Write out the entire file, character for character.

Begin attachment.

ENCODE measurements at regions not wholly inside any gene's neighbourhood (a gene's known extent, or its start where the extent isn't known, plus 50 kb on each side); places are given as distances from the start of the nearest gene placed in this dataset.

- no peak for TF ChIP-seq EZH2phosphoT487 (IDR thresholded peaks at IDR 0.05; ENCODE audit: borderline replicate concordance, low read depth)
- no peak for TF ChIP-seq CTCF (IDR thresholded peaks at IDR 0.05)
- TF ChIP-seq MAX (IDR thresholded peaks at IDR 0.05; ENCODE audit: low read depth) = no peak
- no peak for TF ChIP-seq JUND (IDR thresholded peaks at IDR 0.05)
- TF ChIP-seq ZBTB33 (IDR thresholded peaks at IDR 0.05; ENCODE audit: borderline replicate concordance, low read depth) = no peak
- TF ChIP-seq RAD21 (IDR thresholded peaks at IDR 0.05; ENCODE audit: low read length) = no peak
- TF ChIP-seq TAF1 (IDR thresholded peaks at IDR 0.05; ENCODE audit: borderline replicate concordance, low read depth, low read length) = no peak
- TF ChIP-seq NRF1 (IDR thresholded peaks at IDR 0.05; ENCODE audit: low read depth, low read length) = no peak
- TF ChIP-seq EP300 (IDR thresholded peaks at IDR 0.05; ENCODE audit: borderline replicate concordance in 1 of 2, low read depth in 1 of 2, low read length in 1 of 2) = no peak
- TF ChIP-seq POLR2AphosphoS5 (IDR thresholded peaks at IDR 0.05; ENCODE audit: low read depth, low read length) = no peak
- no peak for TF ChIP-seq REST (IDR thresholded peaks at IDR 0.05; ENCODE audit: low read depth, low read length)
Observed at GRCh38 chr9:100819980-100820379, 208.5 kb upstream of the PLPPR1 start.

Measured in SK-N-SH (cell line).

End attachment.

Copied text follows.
ENCODE measurements at regions not wholly inside any gene's neighbourhood (a gene's known extent, or its start where the extent isn't known, plus 50 kb on each side); places are given as distances from the start of the nearest gene placed in this dataset.

- no peak for TF ChIP-seq EZH2phosphoT487 (IDR thresholded peaks at IDR 0.05; ENCODE audit: borderline replicate concordance, low read depth)
- no peak for TF ChIP-seq CTCF (IDR thresholded peaks at IDR 0.05)
- TF ChIP-seq MAX (IDR thresholded peaks at IDR 0.05; ENCODE audit: low read depth) = no peak
- no peak for TF ChIP-seq JUND (IDR thresholded peaks at IDR 0.05)
- TF ChIP-seq ZBTB33 (IDR thresholded peaks at IDR 0.05; ENCODE audit: borderline replicate concordance, low read depth) = no peak
- TF ChIP-seq RAD21 (IDR thresholded peaks at IDR 0.05; ENCODE audit: low read length) = no peak
- TF ChIP-seq TAF1 (IDR thresholded peaks at IDR 0.05; ENCODE audit: borderline replicate concordance, low read depth, low read length) = no peak
- TF ChIP-seq NRF1 (IDR thresholded peaks at IDR 0.05; ENCODE audit: low read depth, low read length) = no peak
- TF ChIP-seq EP300 (IDR thresholded peaks at IDR 0.05; ENCODE audit: borderline replicate concordance in 1 of 2, low read depth in 1 of 2, low read length in 1 of 2) = no peak
- TF ChIP-seq POLR2AphosphoS5 (IDR thresholded peaks at IDR 0.05; ENCODE audit: low read depth, low read length) = no peak
- no peak for TF ChIP-seq REST (IDR thresholded peaks at IDR 0.05; ENCODE audit: low read depth, low read length)
Observed at GRCh38 chr9:100819980-100820379, 208.5 kb upstream of the PLPPR1 start.

Measured in SK-N-SH (cell line).